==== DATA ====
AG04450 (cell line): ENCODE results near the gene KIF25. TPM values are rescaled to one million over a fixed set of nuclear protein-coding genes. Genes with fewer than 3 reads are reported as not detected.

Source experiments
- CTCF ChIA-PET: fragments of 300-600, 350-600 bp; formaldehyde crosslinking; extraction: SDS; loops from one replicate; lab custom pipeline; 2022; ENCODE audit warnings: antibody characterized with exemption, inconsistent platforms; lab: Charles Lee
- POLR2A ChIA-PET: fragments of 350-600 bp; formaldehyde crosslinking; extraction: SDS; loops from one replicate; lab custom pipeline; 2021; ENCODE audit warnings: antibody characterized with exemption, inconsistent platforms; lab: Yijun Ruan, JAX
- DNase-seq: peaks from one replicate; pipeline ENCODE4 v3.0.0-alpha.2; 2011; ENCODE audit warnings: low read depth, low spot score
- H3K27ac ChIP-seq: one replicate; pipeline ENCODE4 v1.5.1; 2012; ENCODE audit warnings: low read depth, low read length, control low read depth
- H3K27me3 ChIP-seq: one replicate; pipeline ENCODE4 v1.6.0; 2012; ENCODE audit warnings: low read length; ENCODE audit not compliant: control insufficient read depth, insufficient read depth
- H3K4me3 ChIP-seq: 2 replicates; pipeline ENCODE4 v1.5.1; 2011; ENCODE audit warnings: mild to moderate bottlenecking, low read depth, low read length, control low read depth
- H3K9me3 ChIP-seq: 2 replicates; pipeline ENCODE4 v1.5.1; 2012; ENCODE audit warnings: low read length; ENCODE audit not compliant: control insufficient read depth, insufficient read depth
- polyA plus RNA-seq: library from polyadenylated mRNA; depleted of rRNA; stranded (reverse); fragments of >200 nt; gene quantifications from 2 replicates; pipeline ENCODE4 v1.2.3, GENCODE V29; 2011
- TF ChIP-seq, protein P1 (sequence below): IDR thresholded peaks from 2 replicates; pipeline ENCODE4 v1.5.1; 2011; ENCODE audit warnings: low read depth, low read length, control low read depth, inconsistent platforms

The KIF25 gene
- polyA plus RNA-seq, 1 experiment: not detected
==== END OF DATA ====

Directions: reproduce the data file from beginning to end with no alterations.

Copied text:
AG04450 (cell line): ENCODE results near the gene KIF25. TPM values are rescaled to one million over a fixed set of nuclear protein-coding genes. Genes with fewer than 3 reads are reported as not detected.

Source experiments
- CTCF ChIA-PET: fragments of 300-600, 350-600 bp; formaldehyde crosslinking; extraction: SDS; loops from one replicate; lab custom pipeline; 2022; ENCODE audit warnings: antibody characterized with exemption, inconsistent platforms; lab: Charles Lee
- POLR2A ChIA-PET: fragments of 350-600 bp; formaldehyde crosslinking; extraction: SDS; loops from one replicate; lab custom pipeline; 2021; ENCODE audit warnings: antibody characterized with exemption, inconsistent platforms; lab: Yijun Ruan, JAX
- DNase-seq: peaks from one replicate; pipeline ENCODE4 v3.0.0-alpha.2; 2011; ENCODE audit warnings: low read depth, low spot score
- H3K27ac ChIP-seq: one replicate; pipeline ENCODE4 v1.5.1; 2012; ENCODE audit warnings: low read depth, low read length, control low read depth
- H3K27me3 ChIP-seq: one replicate; pipeline ENCODE4 v1.6.0; 2012; ENCODE audit warnings: low read length; ENCODE audit not compliant: control insufficient read depth, insufficient read depth
- H3K4me3 ChIP-seq: 2 replicates; pipeline ENCODE4 v1.5.1; 2011; ENCODE audit warnings: mild to moderate bottlenecking, low read depth, low read length, control low read depth
- H3K9me3 ChIP-seq: 2 replicates; pipeline ENCODE4 v1.5.1; 2012; ENCODE audit warnings: low read length; ENCODE audit not compliant: control insufficient read depth, insufficient read depth
- polyA plus RNA-seq: library from polyadenylated mRNA; depleted of rRNA; stranded (reverse); fragments of >200 nt; gene quantifications from 2 replicates; pipeline ENCODE4 v1.2.3, GENCODE V29; 2011
- TF ChIP-seq, protein P1 (sequence below): IDR thresholded peaks from 2 replicates; pipeline ENCODE4 v1.5.1; 2011; ENCODE audit warnings: low read depth, low read length, control low read depth, inconsistent platforms

The KIF25 gene
- polyA plus RNA-seq, 1 experiment: not detected